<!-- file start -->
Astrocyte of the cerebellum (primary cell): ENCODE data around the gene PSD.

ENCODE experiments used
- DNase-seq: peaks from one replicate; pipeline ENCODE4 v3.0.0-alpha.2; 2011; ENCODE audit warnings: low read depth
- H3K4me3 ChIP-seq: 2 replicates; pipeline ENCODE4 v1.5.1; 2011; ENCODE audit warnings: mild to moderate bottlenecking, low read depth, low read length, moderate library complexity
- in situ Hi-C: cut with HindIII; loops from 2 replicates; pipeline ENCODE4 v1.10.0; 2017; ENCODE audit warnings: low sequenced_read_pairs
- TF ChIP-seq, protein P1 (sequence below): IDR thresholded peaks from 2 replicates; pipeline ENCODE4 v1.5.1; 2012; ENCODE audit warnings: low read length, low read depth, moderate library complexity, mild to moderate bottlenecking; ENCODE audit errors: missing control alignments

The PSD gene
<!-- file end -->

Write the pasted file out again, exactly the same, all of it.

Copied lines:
Astrocyte of the cerebellum (primary cell): ENCODE data around the gene PSD.

ENCODE experiments used
- DNase-seq: peaks from one replicate; pipeline ENCODE4 v3.0.0-alpha.2; 2011; ENCODE audit warnings: low read depth
- H3K4me3 ChIP-seq: 2 replicates; pipeline ENCODE4 v1.5.1; 2011; ENCODE audit warnings: mild to moderate bottlenecking, low read depth, low read length, moderate library complexity
- in situ Hi-C: cut with HindIII; loops from 2 replicates; pipeline ENCODE4 v1.10.0; 2017; ENCODE audit warnings: low sequenced_read_pairs
- TF ChIP-seq, protein P1 (sequence below): IDR thresholded peaks from 2 replicates; pipeline ENCODE4 v1.5.1; 2012; ENCODE audit warnings: low read length, low read depth, moderate library complexity, mild to moderate bottlenecking; ENCODE audit errors: missing control alignments

The PSD gene